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Canadian 1978 Mini 1000 -- Post-Ev Conversion Cleanup


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#1 antidigerati

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Posted 05 September 2018 - 05:52 PM

Hey everyone.

 

Back in 2012 (ish) I converted my wife's 1978 Mini 1000 to fully electric. If interested you can check out the conversion diary at evmini.ca 

After a few years of being a daily driver and being exposed to the elements, I decided it was time to deal with the rusty bits before they get too much worse.

 

I hope this is alright posting this in the Saloons project area... although modified to be electric, it is still essentially the Mini 1000 saloon body.

 

Here she is pre-EV-conversion:

wpJttYO.jpg

 

And this is what she looked like fully-electric just a little while ago before I pulled her completely apart for this latest fixup.

G0yoSD2.jpg

 

Here are a bunch of photos detailing some of the rusty patches I need to attend to.

 

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I have no experience welding or doing body work but am happy to dig in and learn. I've made some progress since these photos were taken... mostly grinding down the rusty bits to see how bad it spreads.

 

Thanks for reading!

 



#2 unburntfuelinthemorning

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Posted 05 September 2018 - 06:24 PM

Not my thing, I'd miss my A series too much although maybe we'll all be doing these type of conversions in the future if petrol disappears.  All the best with the project, you've made a good start.



#3 unburntfuelinthemorning

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Posted 05 September 2018 - 06:33 PM

I just looked at the post about your sills on evmini.ca.  You'd be better replacing the inner and outer sills rather than trying to treat the rust inside.



#4 antidigerati

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Posted 06 September 2018 - 08:47 PM

Hey unburntfuelinthemorning. I get where you are coming from re: missing your A series. Hope I don't ruffle too many feathers with this thread.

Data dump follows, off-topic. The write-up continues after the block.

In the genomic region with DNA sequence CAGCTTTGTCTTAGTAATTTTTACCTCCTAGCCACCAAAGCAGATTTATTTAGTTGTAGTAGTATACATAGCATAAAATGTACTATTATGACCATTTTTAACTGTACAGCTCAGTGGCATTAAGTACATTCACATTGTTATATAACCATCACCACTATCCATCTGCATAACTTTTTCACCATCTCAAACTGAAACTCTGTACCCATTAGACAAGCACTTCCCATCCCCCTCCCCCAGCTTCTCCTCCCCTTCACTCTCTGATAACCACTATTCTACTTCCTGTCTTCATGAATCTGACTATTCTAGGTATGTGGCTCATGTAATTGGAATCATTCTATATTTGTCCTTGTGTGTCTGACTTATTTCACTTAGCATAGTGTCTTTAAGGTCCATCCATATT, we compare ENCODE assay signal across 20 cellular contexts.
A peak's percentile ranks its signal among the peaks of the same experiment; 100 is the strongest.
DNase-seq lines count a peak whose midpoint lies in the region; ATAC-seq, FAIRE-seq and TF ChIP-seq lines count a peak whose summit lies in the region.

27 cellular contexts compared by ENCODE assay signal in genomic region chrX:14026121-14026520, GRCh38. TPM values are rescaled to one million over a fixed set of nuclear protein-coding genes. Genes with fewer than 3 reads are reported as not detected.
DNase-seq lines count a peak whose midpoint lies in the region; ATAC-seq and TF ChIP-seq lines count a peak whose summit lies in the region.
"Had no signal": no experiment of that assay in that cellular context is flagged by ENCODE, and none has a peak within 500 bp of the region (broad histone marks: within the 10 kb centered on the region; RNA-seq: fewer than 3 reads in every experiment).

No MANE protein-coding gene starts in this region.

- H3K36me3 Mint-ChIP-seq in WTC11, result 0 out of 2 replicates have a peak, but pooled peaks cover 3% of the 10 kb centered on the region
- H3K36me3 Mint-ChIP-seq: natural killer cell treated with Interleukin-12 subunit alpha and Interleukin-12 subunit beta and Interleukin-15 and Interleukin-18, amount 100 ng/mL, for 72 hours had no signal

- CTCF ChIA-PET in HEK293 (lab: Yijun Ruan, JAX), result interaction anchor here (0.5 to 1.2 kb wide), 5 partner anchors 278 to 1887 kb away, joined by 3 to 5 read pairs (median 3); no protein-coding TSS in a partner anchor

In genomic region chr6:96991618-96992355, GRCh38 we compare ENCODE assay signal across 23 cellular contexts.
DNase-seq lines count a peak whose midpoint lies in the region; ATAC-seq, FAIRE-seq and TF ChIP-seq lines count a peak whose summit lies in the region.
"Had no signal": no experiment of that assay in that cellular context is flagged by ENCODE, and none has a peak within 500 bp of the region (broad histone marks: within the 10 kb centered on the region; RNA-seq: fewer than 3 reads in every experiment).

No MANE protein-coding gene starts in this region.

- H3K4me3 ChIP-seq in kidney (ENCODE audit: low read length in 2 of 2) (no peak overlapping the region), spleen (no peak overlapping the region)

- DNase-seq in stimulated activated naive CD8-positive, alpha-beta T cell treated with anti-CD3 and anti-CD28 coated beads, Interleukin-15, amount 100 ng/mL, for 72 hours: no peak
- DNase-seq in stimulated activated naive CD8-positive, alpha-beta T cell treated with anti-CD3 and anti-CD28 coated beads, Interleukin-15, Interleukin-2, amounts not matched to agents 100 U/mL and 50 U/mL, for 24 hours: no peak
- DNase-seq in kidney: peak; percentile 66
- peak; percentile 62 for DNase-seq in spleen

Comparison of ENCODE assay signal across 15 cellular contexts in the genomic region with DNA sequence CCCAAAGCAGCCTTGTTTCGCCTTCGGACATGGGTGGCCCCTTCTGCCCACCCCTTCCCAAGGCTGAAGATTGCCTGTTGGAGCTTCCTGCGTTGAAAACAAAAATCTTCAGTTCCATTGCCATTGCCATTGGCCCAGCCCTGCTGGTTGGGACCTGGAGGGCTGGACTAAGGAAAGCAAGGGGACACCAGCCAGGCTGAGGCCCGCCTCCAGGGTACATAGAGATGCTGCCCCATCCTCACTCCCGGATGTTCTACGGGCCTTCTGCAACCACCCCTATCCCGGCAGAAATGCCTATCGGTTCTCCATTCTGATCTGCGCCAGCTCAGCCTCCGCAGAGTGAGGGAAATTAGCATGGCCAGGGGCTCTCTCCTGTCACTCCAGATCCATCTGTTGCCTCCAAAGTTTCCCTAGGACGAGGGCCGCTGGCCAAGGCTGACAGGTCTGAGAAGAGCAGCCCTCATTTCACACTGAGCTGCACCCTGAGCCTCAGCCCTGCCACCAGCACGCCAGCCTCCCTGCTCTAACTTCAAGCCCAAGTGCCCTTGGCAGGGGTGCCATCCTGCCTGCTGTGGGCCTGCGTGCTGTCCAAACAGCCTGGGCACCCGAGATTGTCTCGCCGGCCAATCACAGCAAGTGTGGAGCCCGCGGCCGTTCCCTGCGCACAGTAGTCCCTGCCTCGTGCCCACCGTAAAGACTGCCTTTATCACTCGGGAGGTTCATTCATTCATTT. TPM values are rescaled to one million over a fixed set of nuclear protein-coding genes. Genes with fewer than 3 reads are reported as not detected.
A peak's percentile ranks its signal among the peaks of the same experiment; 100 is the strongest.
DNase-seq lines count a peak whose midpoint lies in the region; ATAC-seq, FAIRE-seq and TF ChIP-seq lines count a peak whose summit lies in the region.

I also took to heart your comments about my sills and went and bought new inners, outers and door steps.

As I have zero experience with the cutting and the patching and the welding, I first decided to start with a more manageable job.

 

This is the rear-right side-repeater hole that got removed a few years back and have always wanted to seal up. Doing so seemed moderately approachable for my skillset.

 

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Hope those welds aren't too cringe-inducing. 

 

 

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Tons of pinholes after the grind...

 

msfXuZh.jpg

 

Another spot-weld and grind iteration and much of it is looking better... but I've got some larger burned-through holes to deal with. Going to get some copper I can use as a backing to see if I can fill those.

 

As an aside, what are these large bolts for about midway along the doorstep? I notice my new doorsteps don't have them.

 

ye9t7nx.jpg



#5 GraemeC

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Posted 07 September 2018 - 05:56 AM

They look like plugs, presumably the sills have been treated with wax oil or similar in the past

#6 pete l

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Posted 07 September 2018 - 07:44 AM

Aren't they extra crash protection, they slide into a slot on the bottom of the door holding it all together in an impact ???????????



#7 antidigerati

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Posted 08 September 2018 - 05:39 AM

@pete l : Well how about that. Looks like you are correct. The underside of the door has this slot to accept that bolt. Extra crash protection makes sense.

 

kAsSzXk.jpg

 

...

 

Well, I mucked my patch job up pretty bad. I tried to fill the pinholes, which opened some larger burn-through holes. Then I tried to fill those in, re-ground, new holes, fill those, re-grind, new holes. Ugh. I tried all sorts of settings on my welder and I still haven't found the sweet spot.

 

I have a feeling the metal has been thinned so much that it burns-through with hardly a spark.

 

Ugh. I'm considering cutting the entire affected area out and starting with a fresh piece of sheet... but that rear corner panel has 3 other pretty significant upcoming patch jobs so am considering getting a complete new rear quarter panel and swap most of the whole panel in. That has its own set of daunting steps, but ultimately may be necessary.